So recently I have been wondering about the nature of reality checks, and how we are trying to use them to affect our psychology. The basic principle being that we are trying to get into the habit of questioning our reality whenever something ‘dreamlike’ occurs.
So what is often mentioned is the idea of prospective memory – remembering to do something in the future. However, from what I can tell, this doesn’t seem to be the whole story. I’ve been wondering if there are three (or more) different ways of looking at this.
The first is the classic prospective memory – training ourselves to remember to do something in the future.
The second is that we are trying to condition ourselves (Pavlov style) to automatically react to things by questioning our reality. Something doesn’t work? Automatic reaction – reality check. The problem I see with this is that the scope of what we are looking for is very large, and perhaps difficult to absolutely condition for.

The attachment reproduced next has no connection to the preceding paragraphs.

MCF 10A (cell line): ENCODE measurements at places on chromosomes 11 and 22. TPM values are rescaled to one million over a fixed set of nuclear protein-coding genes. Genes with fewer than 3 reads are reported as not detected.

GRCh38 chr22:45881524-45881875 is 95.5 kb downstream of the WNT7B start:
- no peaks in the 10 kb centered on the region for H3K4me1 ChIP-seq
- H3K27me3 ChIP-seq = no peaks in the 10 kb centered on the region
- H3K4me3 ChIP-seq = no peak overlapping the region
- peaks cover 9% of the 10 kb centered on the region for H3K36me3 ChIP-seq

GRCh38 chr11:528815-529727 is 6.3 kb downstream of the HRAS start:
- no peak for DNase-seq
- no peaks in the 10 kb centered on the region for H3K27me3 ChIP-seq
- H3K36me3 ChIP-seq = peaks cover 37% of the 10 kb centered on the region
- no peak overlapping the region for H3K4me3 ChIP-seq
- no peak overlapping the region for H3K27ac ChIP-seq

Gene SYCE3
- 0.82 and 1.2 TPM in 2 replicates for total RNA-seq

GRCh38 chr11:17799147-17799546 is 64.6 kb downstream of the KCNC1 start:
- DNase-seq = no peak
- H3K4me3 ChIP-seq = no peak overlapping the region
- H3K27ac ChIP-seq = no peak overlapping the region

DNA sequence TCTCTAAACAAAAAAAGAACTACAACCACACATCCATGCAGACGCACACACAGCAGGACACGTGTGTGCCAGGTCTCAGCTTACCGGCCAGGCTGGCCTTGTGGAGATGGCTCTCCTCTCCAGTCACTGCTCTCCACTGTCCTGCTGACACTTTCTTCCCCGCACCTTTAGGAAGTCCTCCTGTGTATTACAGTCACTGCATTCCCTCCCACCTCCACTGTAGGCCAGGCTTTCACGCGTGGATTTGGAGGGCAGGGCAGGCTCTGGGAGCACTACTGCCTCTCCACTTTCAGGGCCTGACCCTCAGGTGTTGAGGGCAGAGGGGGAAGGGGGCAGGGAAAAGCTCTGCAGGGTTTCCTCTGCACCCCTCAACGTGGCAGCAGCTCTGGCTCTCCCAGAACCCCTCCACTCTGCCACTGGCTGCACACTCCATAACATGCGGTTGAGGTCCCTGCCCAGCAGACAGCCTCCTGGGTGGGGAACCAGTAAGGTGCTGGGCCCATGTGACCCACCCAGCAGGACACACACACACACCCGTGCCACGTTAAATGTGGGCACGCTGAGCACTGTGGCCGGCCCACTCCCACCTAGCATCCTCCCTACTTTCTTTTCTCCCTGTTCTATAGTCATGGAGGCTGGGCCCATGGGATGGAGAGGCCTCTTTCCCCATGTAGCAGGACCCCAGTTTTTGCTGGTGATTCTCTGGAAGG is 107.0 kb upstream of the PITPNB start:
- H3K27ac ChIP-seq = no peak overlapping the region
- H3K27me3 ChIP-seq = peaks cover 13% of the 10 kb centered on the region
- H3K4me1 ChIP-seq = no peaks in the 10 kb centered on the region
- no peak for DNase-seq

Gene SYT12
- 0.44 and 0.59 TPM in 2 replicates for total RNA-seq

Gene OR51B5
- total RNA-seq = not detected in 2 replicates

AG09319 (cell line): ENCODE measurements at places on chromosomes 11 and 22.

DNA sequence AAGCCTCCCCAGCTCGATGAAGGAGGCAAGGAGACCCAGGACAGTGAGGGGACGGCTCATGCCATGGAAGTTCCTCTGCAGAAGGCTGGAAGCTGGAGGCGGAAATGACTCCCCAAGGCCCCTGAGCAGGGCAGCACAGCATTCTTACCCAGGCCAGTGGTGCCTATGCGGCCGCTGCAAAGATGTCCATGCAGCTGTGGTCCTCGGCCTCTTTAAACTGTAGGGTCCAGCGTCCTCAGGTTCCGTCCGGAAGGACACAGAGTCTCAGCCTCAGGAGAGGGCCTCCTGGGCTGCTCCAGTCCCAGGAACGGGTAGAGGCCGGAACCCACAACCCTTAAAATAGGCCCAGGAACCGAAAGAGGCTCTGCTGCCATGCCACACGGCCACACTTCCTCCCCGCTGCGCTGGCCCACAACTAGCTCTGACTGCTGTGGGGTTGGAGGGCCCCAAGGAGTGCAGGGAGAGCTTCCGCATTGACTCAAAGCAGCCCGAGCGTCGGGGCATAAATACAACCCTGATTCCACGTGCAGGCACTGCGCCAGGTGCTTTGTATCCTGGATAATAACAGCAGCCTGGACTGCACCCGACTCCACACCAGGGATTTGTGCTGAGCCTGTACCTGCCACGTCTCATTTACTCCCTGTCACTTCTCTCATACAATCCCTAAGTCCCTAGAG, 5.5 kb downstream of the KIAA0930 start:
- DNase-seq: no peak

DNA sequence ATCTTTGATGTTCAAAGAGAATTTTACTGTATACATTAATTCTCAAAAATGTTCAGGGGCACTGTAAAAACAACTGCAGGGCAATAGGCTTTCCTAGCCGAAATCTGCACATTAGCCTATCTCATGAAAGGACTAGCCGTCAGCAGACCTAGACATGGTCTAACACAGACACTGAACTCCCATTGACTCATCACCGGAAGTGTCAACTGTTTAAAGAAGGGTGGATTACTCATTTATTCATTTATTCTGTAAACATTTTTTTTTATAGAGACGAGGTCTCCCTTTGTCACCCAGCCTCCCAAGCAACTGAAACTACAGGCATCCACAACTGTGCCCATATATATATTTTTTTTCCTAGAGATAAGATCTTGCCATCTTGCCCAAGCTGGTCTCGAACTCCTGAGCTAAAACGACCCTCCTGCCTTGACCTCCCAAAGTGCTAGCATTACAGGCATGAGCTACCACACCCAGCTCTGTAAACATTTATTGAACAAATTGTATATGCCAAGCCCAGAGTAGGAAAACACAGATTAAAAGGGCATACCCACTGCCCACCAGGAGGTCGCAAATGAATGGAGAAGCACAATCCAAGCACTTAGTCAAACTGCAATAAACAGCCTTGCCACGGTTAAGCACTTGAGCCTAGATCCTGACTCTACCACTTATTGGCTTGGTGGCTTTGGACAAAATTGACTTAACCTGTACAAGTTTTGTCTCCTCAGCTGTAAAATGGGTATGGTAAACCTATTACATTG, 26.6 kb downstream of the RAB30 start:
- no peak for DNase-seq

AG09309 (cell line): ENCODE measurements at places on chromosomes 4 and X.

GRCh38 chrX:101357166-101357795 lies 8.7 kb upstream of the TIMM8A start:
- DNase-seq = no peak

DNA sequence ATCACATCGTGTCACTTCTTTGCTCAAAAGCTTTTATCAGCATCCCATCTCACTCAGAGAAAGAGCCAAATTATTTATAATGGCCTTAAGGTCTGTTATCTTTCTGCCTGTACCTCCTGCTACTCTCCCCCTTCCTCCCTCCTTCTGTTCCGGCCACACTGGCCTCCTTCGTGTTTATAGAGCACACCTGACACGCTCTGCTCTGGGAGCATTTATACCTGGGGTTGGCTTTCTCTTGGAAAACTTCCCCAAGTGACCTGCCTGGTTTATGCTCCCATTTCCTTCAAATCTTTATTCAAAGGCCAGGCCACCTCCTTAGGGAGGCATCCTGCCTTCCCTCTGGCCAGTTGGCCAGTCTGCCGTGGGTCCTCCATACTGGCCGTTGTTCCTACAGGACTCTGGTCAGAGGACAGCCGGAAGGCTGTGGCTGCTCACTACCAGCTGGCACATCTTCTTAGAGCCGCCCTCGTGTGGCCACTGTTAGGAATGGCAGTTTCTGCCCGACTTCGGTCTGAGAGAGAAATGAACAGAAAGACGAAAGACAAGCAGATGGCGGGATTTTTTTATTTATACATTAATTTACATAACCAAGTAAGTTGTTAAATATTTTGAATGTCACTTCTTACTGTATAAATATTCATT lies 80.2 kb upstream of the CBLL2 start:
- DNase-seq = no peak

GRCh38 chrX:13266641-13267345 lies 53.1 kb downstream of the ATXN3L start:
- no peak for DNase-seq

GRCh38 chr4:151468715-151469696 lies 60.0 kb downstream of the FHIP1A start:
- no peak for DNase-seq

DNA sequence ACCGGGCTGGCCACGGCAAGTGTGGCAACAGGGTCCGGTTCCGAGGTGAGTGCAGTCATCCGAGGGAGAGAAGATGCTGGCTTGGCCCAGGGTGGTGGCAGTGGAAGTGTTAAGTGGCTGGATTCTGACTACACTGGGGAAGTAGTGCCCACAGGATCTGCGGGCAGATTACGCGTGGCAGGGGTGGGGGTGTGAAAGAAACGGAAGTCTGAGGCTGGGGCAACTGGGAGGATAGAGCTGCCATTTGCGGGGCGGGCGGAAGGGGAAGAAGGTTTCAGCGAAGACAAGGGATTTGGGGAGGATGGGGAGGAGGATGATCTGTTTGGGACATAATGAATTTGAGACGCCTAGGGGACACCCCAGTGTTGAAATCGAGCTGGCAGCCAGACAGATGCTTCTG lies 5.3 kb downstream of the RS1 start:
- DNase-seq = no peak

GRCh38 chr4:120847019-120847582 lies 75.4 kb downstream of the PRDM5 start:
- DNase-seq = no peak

The third is that we are trying to connect the concept of lucid dreaming to as many mental ‘schemas’ as possible which often appear in dreams. By doing so we increase the chance of lucid dreaming coming up in dreams, since there is a chance they will be manifested by a connection to a common schema. This is my favourite idea, and seems to fit in well with the current ideas about dream logic.
I imagine that in reality it’s a combination of all three, but I wonder if by thinking about the nature of the psychological side of reality checks, we can improve their efficacy. Any thoughts?
(Sorry for the long post!)
Edit: I just also had a thought about dream journaling and mental schemas. Could it be that by writing down dreams which we would ordinarily forget we are connecting (via schemas) the subject and contents of the dreams to the idea of dreaming itself? This would mean that by simply journaling we are increasing the chance of lucidity.